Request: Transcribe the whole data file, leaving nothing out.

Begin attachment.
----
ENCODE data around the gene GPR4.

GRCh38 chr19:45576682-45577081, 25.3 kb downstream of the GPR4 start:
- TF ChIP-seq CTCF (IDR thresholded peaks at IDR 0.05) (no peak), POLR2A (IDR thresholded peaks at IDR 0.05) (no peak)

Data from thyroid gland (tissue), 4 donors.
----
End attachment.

ENCODE data around the gene GPR4.

GRCh38 chr19:45576682-45577081, 25.3 kb downstream of the GPR4 start:
- TF ChIP-seq CTCF (IDR thresholded peaks at IDR 0.05) (no peak), POLR2A (IDR thresholded peaks at IDR 0.05) (no peak)

Data from thyroid gland (tissue), 4 donors.